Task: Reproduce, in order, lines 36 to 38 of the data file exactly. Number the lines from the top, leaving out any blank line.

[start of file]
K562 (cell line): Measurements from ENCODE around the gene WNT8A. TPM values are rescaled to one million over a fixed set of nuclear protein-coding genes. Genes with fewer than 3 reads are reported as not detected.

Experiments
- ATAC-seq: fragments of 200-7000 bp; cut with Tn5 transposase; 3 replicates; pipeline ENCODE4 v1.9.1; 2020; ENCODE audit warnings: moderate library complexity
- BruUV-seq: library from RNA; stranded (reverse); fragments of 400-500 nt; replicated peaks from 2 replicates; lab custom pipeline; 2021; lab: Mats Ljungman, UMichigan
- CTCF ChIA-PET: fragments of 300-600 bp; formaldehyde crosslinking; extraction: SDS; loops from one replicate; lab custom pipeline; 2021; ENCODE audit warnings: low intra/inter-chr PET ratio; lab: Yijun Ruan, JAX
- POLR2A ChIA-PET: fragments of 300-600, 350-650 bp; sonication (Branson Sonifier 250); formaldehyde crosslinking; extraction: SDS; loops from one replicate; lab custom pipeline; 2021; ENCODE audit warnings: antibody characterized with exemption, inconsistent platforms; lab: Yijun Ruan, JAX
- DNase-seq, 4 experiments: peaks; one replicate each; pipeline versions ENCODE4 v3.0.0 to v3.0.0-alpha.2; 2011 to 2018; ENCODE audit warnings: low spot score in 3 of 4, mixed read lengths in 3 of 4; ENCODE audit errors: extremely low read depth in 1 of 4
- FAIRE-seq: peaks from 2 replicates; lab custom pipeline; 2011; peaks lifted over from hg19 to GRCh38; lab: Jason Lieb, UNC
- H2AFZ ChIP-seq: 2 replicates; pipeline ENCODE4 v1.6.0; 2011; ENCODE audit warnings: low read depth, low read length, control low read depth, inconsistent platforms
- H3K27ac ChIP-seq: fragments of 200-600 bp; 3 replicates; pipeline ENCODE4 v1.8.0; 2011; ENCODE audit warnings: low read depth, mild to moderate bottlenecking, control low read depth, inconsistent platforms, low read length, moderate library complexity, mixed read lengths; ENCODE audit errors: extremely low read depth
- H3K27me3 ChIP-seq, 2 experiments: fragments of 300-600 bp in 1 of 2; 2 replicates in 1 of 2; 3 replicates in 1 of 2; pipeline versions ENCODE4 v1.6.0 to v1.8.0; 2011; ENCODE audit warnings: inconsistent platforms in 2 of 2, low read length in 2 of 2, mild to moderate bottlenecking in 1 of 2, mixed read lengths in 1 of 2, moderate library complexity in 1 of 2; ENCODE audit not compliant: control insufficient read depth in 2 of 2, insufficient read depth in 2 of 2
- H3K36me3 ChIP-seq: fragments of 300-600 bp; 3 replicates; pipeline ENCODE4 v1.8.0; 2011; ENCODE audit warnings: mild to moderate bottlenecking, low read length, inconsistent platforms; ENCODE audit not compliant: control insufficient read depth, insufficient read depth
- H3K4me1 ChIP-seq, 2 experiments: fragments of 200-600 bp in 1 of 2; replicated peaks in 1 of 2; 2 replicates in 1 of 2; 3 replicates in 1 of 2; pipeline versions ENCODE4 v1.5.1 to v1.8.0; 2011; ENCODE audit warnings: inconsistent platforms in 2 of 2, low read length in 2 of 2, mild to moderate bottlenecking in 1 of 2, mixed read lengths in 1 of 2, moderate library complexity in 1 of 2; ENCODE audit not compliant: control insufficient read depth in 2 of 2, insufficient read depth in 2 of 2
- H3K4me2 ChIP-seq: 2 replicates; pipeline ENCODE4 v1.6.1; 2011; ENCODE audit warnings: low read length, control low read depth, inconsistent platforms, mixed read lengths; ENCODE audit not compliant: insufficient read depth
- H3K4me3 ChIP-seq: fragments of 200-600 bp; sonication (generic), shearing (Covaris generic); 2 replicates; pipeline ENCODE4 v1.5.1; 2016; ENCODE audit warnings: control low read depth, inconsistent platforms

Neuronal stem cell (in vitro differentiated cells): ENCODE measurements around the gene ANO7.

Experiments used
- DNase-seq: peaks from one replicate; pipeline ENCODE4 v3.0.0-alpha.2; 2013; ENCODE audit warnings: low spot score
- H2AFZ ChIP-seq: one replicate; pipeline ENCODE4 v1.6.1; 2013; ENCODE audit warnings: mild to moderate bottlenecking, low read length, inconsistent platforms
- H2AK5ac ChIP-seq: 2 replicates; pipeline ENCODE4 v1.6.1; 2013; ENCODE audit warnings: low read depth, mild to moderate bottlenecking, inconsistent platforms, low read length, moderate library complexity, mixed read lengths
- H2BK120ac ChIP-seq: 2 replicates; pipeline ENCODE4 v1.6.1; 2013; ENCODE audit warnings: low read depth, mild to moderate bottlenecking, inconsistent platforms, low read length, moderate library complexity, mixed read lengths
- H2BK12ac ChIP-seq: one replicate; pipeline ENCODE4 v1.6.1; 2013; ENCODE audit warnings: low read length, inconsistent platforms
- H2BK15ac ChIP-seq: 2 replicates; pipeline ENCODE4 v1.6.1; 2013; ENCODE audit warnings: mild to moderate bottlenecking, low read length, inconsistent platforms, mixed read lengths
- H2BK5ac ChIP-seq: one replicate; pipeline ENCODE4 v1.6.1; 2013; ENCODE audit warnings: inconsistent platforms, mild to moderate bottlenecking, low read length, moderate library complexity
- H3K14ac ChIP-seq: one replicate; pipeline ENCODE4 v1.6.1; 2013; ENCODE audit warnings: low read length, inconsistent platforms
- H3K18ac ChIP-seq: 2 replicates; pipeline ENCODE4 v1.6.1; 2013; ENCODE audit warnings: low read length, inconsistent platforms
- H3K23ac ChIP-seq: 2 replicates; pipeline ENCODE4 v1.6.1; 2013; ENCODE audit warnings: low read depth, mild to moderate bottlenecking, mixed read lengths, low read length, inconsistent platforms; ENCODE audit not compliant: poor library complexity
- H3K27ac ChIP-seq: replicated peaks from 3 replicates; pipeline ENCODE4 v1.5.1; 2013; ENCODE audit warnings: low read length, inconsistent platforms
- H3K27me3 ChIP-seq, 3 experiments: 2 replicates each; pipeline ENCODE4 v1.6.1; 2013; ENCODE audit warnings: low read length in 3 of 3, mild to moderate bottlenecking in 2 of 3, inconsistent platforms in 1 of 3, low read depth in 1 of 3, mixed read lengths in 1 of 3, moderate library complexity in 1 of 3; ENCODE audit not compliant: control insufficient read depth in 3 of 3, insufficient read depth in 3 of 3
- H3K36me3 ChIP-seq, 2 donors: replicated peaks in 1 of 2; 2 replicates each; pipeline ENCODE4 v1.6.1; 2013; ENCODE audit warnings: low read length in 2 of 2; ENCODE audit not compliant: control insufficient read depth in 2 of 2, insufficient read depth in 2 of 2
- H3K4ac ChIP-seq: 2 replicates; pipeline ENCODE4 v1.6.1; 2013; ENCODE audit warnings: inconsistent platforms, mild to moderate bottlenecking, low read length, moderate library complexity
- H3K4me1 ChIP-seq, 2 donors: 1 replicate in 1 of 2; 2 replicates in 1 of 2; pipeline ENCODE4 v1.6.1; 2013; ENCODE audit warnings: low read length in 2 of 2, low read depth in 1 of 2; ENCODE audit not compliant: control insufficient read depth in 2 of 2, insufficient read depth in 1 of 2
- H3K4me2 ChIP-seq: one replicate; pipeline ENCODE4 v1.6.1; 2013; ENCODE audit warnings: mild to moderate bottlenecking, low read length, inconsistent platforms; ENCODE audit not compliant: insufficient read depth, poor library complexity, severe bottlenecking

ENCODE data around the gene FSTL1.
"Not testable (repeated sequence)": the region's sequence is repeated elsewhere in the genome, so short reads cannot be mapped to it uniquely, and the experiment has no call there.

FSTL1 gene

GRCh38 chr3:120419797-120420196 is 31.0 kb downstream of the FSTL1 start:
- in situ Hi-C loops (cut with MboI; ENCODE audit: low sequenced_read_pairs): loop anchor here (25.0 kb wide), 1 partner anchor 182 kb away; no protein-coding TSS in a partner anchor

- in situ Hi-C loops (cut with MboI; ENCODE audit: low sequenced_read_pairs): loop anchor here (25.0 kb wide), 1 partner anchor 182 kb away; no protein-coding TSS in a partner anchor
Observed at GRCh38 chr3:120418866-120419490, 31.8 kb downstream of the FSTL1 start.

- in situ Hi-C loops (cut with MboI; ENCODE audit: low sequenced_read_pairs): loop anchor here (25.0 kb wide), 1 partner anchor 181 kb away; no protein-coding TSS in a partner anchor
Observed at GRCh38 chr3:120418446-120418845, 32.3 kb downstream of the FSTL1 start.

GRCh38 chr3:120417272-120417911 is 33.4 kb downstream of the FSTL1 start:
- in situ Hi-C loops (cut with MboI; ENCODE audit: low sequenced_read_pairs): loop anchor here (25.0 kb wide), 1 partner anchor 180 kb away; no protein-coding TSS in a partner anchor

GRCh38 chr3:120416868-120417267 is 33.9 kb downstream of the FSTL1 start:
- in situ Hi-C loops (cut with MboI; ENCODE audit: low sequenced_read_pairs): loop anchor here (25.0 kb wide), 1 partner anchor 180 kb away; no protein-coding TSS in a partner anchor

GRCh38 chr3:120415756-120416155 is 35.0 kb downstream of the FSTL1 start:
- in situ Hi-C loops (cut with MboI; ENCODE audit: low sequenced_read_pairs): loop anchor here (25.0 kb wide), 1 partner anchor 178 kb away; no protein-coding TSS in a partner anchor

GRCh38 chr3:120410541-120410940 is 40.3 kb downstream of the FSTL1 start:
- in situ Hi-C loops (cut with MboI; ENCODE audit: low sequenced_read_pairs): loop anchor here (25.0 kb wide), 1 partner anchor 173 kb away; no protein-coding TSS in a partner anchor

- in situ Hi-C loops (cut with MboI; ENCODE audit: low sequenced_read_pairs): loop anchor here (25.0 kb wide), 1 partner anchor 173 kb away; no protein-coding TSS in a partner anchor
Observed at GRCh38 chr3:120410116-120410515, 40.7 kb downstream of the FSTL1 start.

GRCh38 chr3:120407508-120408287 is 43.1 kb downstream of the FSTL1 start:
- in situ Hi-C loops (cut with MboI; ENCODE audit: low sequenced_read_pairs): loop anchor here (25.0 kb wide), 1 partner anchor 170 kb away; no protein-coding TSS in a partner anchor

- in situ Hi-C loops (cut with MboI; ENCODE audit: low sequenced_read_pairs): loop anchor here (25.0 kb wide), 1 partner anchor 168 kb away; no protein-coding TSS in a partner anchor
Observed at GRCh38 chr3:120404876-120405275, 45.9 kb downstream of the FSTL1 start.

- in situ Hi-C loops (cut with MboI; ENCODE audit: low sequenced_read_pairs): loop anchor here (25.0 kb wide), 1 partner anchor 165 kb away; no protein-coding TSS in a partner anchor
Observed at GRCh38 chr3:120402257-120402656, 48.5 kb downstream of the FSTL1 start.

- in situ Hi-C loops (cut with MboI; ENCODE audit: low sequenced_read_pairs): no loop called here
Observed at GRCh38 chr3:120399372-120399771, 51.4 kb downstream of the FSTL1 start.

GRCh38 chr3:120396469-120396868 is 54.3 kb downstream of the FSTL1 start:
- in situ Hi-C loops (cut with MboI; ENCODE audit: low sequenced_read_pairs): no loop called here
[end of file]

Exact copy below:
FSTL1 gene

GRCh38 chr3:120419797-120420196 is 31.0 kb downstream of the FSTL1 start:
- in situ Hi-C loops (cut with MboI; ENCODE audit: low sequenced_read_pairs): loop anchor here (25.0 kb wide), 1 partner anchor 182 kb away; no protein-coding TSS in a partner anchor